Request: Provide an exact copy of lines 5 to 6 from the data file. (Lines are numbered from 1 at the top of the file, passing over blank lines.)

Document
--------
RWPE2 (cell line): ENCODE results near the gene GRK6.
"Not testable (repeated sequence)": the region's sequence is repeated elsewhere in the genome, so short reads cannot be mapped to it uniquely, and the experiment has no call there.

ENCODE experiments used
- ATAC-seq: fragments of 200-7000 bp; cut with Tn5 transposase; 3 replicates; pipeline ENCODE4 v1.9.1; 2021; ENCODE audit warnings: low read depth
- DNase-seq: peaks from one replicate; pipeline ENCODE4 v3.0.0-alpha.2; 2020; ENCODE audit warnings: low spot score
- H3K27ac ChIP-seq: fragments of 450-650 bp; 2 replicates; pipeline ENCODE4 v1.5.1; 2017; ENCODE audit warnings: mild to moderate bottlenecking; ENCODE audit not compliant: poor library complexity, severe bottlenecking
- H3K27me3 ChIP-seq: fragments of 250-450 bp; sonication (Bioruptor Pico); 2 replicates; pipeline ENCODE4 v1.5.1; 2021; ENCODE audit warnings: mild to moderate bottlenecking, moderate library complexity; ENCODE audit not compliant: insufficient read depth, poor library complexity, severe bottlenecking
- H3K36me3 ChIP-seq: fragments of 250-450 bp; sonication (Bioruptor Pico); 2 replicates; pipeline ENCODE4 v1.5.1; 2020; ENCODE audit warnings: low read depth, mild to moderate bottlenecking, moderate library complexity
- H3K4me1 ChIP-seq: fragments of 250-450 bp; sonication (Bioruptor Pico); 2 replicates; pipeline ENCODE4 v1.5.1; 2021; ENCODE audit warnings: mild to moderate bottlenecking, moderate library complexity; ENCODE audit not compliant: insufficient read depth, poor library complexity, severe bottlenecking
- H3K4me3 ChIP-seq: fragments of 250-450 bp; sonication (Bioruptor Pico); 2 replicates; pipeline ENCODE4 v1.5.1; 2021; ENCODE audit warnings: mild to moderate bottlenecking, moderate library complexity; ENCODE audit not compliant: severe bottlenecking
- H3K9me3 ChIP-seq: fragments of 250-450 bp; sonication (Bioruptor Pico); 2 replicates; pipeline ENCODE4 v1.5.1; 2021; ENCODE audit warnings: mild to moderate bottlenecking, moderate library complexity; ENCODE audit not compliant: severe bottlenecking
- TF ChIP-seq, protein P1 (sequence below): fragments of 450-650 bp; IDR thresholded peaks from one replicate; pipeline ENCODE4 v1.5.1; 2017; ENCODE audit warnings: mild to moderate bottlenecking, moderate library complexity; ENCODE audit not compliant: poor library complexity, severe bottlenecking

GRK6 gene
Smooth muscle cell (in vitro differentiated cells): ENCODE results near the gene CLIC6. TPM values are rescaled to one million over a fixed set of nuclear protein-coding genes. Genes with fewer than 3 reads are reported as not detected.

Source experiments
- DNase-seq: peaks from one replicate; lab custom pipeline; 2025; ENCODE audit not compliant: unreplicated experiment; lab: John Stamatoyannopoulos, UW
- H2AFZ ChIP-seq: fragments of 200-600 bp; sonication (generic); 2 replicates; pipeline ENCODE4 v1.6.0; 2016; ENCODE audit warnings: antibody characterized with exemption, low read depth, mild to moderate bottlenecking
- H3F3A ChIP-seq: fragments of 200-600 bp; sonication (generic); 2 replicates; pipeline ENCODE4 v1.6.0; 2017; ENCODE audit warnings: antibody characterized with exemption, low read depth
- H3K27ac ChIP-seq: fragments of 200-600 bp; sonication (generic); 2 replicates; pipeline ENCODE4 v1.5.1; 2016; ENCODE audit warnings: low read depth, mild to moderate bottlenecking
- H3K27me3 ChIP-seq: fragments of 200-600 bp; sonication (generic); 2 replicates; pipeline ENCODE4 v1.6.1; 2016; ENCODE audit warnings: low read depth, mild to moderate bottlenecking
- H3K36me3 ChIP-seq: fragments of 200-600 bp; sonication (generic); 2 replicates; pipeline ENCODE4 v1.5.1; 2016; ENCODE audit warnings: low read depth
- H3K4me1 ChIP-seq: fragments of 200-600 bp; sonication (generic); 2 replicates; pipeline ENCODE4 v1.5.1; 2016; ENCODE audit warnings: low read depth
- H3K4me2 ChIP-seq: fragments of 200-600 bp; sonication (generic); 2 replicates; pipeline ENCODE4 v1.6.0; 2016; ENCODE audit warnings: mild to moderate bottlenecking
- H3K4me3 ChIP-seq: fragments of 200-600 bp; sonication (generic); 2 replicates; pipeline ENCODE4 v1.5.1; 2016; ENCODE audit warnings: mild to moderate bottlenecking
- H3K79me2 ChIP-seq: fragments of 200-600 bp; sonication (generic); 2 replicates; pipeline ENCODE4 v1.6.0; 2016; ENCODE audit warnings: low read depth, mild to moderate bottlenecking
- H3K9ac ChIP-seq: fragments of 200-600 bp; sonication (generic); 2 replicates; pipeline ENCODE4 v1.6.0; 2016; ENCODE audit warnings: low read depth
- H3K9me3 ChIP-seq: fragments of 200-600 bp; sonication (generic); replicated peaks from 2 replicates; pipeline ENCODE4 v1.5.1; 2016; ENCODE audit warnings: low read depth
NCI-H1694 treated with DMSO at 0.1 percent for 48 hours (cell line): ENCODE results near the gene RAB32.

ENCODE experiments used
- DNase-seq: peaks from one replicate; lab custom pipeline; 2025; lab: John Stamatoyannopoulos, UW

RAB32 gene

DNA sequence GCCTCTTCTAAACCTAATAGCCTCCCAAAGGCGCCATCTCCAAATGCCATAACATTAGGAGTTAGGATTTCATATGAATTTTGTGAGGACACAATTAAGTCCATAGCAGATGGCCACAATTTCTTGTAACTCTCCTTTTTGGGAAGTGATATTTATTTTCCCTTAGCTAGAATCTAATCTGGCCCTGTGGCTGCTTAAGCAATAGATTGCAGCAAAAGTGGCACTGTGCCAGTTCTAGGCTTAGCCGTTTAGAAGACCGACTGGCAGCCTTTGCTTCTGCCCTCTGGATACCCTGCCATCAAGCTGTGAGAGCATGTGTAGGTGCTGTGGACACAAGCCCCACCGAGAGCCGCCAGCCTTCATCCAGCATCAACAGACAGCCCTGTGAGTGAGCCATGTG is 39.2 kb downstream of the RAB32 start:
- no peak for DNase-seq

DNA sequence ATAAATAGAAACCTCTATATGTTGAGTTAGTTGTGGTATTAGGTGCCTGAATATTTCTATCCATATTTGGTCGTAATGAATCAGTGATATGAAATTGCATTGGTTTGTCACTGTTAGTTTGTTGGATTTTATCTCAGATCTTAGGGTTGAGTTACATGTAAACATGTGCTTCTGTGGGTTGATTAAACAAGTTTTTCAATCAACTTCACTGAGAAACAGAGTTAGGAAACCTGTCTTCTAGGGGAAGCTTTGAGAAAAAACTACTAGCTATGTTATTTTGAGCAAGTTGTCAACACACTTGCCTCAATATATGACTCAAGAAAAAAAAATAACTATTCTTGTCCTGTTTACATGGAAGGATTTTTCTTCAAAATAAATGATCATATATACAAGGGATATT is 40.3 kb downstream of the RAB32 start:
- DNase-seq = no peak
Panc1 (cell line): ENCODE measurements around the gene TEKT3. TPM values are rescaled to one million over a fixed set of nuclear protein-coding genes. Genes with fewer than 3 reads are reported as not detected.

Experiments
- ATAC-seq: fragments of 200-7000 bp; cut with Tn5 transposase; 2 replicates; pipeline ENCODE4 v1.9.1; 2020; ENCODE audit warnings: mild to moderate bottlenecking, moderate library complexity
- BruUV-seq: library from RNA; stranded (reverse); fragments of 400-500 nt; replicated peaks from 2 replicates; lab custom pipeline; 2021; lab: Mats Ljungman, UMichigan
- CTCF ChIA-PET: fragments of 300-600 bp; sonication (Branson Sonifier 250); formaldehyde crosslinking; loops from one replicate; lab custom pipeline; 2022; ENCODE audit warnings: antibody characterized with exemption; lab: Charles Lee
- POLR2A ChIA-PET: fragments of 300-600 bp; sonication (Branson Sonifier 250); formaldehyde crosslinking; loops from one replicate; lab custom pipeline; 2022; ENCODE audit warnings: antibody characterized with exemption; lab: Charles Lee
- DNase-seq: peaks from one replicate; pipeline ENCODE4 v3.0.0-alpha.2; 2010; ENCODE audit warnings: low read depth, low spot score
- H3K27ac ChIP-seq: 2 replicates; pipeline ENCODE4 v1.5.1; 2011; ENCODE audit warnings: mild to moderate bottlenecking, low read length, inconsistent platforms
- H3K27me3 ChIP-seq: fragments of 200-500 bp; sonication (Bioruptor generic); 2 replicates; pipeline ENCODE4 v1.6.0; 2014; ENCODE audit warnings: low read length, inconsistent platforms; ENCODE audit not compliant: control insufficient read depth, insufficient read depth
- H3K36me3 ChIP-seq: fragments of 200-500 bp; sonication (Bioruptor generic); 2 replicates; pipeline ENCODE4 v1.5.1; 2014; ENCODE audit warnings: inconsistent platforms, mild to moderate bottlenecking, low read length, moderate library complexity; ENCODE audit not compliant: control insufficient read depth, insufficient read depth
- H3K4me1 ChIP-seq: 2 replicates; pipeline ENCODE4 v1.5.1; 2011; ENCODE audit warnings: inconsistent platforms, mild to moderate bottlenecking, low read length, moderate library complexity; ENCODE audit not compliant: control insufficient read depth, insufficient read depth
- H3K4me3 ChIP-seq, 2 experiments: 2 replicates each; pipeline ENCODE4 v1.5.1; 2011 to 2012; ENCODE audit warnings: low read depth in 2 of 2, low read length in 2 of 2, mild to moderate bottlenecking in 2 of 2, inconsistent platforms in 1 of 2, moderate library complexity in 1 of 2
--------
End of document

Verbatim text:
- DNase-seq: peaks from one replicate; pipeline ENCODE4 v3.0.0-alpha.2; 2020; ENCODE audit warnings: low spot score
- H3K27ac ChIP-seq: fragments of 450-650 bp; 2 replicates; pipeline ENCODE4 v1.5.1; 2017; ENCODE audit warnings: mild to moderate bottlenecking; ENCODE audit not compliant: poor library complexity, severe bottlenecking